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Archive for August, 2011

The latest findings on the star-eating black hole

swift star eater


Phil Evans, an X-ray astronomer in England and frequent guest blogger for Geeked On Goddard, sends us this report on some exciting new findings of the NASA Swift observatory.

Back in March this year the Swift satellite detected a massive explosion in space. That in itself is nothing new. Indeed, it’s what Swift was designed to do. But, as I posted back in April, this one was a bit strange. Whereas Gamma Ray Bursts — Swift’s bread-and-butter (how cool, by the way, to be describing the most powerful explosions known in such an off-hand way) — explode and then fade away, this object flared up again, and again and then a fourth time, and even now is a bright source of X-rays.

So what was it? As I noted in that post, just 3 weeks after the event, a consensus has already formed that this was an extremely rare event: a star being torn apart by a black hole. Two papers have today (August 25) been published in the journal Nature, arguing for this interpretation, one of them led by Prof. David Burrows — the head of the X-ray Telescope (XRT) team on the Swift satellite. Here is a University of Leicester press release on the discovery.

The aftermath of such an event has been seen before (occasionally), but only well after the event, where all that can be seen are the last dregs of material being gobbled up: the black hole licking its lips, if you like. With Swift, for the first time, we’ve now seen the process actually starting, the black hole taking its first bite.

And, in doing so, we found something new: the light we saw can’t be explained by the standard models of a star being torn apart by a black hole. Incidentally, the black hole was a few million times more massive than the Sun!

Instead, the process must have resulted in the light coming out along a narrow ‘jet’ of material. Keen followers of Swift will notice that this is also how Gamma Ray Bursts emit their light.

Setting GRBs aside, jets from black holes at the center of a galaxy are a very common phenomenon, seen in Active Galactic Nucleii for example, but we’ve never seen such a jet actually ‘turn on’, until now. This once again highlights how awesome it is to working on Swift. At any moment I could be interrupted by an SMS from the spacecraft. Maybe it will be ‘only’ a huge explosion from the other side of the universe. Or maybe it will be something completely new.

Follow Phil Evans on twitter: @swift_phil


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OH AND DID I MENTION? All opinions and opinionlike objects in this blog are mine alone and NOT those of NASA or Goddard Space Flight Center. And while we’re at it, links to websites posted on this blog do not imply endorsement of those websites by NASA.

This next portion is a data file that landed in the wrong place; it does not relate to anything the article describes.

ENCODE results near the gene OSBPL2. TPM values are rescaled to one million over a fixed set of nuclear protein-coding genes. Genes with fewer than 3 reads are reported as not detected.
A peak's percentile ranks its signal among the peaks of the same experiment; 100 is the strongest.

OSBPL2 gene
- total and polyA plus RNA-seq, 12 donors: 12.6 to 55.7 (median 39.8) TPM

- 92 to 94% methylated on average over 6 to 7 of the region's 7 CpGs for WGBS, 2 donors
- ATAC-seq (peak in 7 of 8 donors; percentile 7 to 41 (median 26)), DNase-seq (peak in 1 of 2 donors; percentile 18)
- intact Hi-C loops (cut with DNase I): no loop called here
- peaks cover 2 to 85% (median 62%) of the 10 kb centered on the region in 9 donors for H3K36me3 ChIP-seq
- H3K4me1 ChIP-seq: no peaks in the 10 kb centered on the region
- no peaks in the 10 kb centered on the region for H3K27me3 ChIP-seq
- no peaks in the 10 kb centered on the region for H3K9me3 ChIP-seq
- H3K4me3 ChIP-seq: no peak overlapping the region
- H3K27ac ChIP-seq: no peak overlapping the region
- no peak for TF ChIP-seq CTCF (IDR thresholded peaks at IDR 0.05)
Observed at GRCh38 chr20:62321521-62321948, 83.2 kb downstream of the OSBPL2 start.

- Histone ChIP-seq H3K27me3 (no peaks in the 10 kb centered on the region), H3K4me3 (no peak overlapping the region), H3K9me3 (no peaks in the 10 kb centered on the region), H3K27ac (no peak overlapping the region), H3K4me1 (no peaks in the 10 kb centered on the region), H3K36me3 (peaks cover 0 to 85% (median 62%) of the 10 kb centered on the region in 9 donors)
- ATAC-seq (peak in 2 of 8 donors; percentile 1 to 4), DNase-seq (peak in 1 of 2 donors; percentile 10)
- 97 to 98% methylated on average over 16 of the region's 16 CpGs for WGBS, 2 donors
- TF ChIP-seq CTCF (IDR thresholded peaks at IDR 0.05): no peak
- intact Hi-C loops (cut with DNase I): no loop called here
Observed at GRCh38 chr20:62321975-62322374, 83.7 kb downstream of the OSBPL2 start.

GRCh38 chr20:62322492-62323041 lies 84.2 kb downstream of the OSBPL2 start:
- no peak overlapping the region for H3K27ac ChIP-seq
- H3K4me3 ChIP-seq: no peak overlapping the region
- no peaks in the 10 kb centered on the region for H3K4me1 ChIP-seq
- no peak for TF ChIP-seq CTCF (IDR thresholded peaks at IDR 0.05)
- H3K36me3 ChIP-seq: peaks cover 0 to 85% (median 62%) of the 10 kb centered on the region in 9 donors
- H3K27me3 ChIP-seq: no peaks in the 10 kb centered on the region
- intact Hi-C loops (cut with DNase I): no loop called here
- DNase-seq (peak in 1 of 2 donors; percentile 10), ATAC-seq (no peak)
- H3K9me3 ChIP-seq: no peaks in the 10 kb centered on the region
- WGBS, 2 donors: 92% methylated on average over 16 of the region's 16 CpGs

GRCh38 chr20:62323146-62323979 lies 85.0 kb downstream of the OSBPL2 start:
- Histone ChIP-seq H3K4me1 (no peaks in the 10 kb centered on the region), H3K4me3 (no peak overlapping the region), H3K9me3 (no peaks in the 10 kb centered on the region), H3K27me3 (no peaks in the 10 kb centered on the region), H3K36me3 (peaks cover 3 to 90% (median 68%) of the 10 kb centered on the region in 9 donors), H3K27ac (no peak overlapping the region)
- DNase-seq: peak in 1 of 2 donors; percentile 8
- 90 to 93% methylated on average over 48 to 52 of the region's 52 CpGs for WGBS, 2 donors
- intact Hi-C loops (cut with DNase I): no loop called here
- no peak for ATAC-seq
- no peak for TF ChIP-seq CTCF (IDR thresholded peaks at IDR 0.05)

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Watching the Juno launch at NASA Goddard



Here are more than 200 of us at NASA/Goddard watching the Juno Mission blast off to Jupiter. A team of our scientists and engineers built an instrument Juno will use to study Jupiter’s mighty magnetic field.

To learn all the amazing stuff Juno will do when it reaches Jupiter in 5 years, see the excellent and detailed web feature by my friend Liz Zubritsky.


atlas rocket launching juno mission

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OH AND DID I MENTION? All opinions and opinionlike objects in this blog are mine alone and NOT those of NASA or Goddard Space Flight Center. And while we’re at it, links to websites posted on this blog do not imply endorsement of those websites by NASA.

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So long, Discover AQ!

I seem to have a talent for being at the right place at the right time to witness NASA’s pollution-sniffing P-3B aircraft pass over Maryland commuter routes. A couple weeks ago, I snapped a quick pic of the turboprop aircraft soaring north along I-95.

On Friday, while driving home, it happened again. Ergo, this final salute to the the first phase of the Discover AQ field campaign, which occurred at roughly 6 p.m. Friday afternoon as I was driving north on the Baltimore-Washington Parkway, within sight of the Rt. 32 exit.

It appeared that the plane was slowly turning west. I turned of and headed west, toward home. Bizarrely, while driving north on Route 1, I saw the P-3B off to my left, apparently following the Interstate southward! I just can’t shake that P-3B.

Coincidence? Or do I just spent waaaay too much time commuting? Ironically, it is because there are so many of us motoring between the Baltimore-Washington corridor that Discover-AQ has lots of air pollution to measure.

The day before, one of my Goddard colleagues, Rebecca Roth, caught the P-3B on video as it passed over the Greenbelt, Maryland area.

Can you see it?

Can you see it?


NOW can you see it?

NOW can you see it?




Discover AQ P-3B (the blip above the gas station), heading south... farewell.

Discover AQ P-3B (the blip above the gas station), heading south... farewell.


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